FTC heading back to Supreme Court over Digicel, Claro merger
In a landmark judgment, the Privy Council ruled that the Fair Trading Commission (FTC) had jurisdiction to intervene in the 2011 merger of telecommunications service provider Digicel with another operator Claro, which had operated independently in Jamaica up to then.
The FTC said the judgment paves the way for it to resume its challenge in the Supreme Court of Digicel's acquisition of Claro. It said the decision now opens the door for divestitures in completed mergers, or instituting remedies to adjust anticompetitive effects.
Digicel, meantime, offered a succinct response in a short statement on Thursday, saying it believes it has no case to answer.
"This case has clarified certain legal jurisdictional issues. The Law Lords did not rule that the merger was anticompetitive. Jamaica's telecommunications market has become highly competitive since the Digicel/Claro merger," the telecom said.
"Time has therefore disproved the FTC's predictions about the effect of the merger."
The Privy Council decision sets aside the Jamaican Court of Appeal ruling that the FTC did not have jurisdiction, and restored the order of Justice Almarie Sinclair-Haynes who ruled in favour of the Commission in the Supreme Court in 2012.
The FTC filed a claim in the Supreme Court in 2011 after it completed an investigation into the Digicel-Claro merger earlier that year. The FTC claimed that the merger would not be beneficial to consumers and sought declarations that Digicel and Claro had contravened the Fair Competition Act.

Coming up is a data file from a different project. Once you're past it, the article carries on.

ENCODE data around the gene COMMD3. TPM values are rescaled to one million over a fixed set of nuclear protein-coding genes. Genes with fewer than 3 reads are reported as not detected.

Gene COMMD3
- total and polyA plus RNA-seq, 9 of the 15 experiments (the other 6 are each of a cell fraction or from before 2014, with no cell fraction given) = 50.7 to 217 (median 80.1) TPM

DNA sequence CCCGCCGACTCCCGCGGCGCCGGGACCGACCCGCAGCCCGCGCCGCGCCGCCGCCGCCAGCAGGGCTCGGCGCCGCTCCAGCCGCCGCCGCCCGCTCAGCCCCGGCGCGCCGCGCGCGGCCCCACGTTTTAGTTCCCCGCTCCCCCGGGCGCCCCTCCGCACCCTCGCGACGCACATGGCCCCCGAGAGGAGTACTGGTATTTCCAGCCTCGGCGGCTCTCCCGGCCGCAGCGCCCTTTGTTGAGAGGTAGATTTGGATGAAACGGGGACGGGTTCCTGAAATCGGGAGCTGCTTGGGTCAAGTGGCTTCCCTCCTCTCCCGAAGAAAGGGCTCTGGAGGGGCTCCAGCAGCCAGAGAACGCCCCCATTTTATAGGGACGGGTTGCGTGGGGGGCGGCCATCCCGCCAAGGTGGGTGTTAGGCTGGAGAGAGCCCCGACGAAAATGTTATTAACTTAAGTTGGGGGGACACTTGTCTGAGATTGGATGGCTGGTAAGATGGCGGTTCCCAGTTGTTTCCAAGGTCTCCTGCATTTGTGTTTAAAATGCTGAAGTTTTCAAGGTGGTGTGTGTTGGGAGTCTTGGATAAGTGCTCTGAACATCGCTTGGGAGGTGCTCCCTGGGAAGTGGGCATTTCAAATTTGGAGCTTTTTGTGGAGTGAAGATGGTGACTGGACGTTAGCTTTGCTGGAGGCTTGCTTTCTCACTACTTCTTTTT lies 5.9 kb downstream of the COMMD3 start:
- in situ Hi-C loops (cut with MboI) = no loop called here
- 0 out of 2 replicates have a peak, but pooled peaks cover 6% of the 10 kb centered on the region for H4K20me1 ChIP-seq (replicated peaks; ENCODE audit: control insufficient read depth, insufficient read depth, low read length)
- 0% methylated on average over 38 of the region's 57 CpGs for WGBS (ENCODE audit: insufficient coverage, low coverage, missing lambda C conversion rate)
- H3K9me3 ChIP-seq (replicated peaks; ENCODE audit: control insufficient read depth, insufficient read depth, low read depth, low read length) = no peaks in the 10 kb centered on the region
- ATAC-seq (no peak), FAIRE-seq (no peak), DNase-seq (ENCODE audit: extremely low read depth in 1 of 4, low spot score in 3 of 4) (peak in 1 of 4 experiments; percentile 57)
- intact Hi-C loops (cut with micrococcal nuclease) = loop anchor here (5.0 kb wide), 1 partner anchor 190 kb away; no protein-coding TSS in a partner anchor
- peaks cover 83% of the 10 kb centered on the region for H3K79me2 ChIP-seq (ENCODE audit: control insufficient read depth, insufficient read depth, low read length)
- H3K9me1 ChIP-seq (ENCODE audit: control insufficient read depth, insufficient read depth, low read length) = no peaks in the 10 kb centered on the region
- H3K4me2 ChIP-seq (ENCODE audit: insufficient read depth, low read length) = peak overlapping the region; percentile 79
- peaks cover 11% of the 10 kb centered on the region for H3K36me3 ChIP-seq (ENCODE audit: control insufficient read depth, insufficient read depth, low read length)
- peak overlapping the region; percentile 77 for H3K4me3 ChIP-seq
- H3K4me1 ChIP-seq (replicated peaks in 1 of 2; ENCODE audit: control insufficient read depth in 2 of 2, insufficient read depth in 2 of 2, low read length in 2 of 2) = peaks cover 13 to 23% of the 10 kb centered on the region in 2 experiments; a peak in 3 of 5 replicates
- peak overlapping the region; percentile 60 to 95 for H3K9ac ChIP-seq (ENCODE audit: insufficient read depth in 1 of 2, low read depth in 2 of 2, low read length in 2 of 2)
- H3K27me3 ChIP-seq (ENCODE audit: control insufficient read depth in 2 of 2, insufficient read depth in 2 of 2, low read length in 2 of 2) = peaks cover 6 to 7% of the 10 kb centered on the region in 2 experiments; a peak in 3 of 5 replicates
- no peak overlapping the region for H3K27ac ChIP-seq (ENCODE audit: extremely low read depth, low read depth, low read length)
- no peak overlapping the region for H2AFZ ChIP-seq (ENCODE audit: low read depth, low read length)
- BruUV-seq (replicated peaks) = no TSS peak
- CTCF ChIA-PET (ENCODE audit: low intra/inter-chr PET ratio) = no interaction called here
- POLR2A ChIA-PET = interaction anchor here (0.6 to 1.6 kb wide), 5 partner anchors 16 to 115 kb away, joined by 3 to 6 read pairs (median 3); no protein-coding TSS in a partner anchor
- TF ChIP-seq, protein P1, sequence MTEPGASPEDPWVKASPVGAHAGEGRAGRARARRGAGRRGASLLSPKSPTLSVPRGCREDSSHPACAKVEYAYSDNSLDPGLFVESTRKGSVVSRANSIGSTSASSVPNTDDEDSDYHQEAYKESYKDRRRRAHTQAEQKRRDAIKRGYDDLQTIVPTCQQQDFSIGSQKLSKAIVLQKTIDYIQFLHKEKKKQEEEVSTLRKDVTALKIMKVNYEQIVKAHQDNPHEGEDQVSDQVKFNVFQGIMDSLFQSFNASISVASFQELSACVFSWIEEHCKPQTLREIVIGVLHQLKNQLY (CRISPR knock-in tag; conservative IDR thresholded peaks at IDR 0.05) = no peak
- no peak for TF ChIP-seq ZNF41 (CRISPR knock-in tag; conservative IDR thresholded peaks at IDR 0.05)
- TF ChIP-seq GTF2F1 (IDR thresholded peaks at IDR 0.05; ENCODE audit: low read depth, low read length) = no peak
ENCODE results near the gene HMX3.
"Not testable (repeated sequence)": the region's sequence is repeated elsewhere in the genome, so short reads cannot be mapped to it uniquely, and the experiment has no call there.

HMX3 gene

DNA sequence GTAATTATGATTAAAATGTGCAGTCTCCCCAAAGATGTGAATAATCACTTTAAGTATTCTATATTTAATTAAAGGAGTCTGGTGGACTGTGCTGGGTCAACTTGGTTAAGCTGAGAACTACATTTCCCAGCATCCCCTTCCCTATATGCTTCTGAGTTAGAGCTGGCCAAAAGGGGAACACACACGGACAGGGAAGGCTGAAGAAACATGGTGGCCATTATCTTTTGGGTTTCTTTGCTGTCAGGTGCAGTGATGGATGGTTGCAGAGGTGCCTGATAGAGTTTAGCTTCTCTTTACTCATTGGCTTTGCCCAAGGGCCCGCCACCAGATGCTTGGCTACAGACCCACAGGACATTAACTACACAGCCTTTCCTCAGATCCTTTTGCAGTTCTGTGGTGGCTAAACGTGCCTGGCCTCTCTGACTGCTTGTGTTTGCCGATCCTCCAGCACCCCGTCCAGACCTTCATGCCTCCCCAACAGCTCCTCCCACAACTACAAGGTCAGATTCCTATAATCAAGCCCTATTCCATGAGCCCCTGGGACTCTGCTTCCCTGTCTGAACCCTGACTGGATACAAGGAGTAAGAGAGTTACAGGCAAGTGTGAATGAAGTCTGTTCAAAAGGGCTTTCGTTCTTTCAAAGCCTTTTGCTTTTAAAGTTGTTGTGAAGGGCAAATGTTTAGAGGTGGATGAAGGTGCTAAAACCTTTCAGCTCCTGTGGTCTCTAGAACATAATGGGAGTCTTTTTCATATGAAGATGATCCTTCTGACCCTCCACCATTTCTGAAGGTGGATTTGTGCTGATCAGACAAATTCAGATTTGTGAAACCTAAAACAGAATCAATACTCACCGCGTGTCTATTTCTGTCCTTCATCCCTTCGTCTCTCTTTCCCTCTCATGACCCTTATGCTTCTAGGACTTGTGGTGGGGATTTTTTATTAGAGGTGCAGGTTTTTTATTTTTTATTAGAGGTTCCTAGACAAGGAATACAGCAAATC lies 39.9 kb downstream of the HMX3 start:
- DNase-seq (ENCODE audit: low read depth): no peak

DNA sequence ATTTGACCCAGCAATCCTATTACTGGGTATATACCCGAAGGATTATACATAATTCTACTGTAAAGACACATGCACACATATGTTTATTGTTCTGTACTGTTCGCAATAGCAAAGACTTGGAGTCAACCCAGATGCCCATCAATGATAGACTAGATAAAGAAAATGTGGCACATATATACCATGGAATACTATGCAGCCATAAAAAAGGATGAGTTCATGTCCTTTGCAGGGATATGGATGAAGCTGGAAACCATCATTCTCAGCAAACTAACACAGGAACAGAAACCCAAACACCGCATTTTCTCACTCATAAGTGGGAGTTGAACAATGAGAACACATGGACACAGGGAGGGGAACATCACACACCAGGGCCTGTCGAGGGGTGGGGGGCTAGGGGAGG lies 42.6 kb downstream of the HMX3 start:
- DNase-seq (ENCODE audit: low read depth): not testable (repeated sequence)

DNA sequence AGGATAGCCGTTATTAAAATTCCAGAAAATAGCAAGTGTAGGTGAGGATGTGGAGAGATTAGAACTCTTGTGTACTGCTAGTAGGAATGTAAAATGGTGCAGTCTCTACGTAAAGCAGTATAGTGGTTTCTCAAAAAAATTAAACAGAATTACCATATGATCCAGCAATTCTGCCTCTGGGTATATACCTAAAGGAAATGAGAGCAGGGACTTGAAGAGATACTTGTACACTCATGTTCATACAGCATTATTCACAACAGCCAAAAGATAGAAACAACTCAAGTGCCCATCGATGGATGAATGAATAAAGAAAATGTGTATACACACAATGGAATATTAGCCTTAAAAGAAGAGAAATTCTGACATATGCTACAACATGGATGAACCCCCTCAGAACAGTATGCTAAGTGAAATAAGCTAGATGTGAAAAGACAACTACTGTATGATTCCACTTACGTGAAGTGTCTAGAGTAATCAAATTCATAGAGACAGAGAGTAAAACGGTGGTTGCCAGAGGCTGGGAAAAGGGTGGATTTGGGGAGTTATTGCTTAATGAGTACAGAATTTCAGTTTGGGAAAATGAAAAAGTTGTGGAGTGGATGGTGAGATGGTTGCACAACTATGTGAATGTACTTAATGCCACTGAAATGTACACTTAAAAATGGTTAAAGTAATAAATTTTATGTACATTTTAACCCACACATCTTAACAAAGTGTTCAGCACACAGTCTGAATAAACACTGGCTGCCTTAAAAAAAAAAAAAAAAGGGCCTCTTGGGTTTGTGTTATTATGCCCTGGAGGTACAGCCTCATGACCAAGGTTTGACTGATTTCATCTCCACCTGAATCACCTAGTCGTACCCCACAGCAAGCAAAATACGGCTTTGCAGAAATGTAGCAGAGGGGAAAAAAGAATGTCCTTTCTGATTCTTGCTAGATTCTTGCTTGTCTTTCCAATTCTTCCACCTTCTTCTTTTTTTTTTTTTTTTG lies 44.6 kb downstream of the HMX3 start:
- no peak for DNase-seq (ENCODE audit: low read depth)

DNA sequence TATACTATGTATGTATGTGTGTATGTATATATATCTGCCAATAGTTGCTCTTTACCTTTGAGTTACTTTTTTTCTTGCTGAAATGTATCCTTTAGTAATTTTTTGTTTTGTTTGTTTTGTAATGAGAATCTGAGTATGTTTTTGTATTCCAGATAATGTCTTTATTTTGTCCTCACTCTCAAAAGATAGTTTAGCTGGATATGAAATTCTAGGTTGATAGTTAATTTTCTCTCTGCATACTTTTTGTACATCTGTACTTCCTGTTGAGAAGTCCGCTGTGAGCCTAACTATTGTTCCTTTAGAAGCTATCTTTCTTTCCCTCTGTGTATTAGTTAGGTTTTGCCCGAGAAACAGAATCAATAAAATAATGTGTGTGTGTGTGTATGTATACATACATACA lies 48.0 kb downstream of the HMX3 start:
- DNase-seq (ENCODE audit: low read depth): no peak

In its ruling delivered on August 24 the Privy Council said Digicel relied on the prime minister's approval of the merger agreement under Section 17(3) of the Telecommunications Act as a shield it from intervention by the commission.
Then Prime Minister Bruce Golding was the minister with responsibility for information, telecommunications and special projects.
Lord Sumption, who delivered the ruling on behalf of the five-member board, noted that the Court of Appeal took the view that the full extent of statutory control over mergers fell under the Telecommunications Act.
"In the board's opinion, this is misconceived," the Privy Council held. It said that Section 17 of the Fair Competition Act, although it does not refer to mergers, establishes a regime of control over a class of transactions which includes mergers.
It follows that mergers fall, for different purposes, within both the Fair Competition Act and the Telecommunications Act, the Privy Council said.
Lord Sumption said the merger agreement, in this case, effected a transfer to Digicel of control over the operations of Claro. The approval of such a transfer was required in order to ensure that the transferee satisfied the principal qualifications required of a licensee for the original award of the licence, he said.
Although the prime minister, when announcing his decision to approve the transaction, said that he had taken competition considerations into account, those considerations had nothing to do with the statutory function which he was performing, Lord Sumption added.
He said the criteria for approval are concerned only with the transferee's ability and willingness to comply with the terms of the licence.
"They are not concerned with the transferee's compliance with the licensee's distinct obligation to refrain from anti-competitive conduct prohibited by the Fair Competition Act," Lord Sumption noted.
"For that reason, the prime minister's approval has no effect on the statutory functions of the commission as the relevant competition authority," he ruled.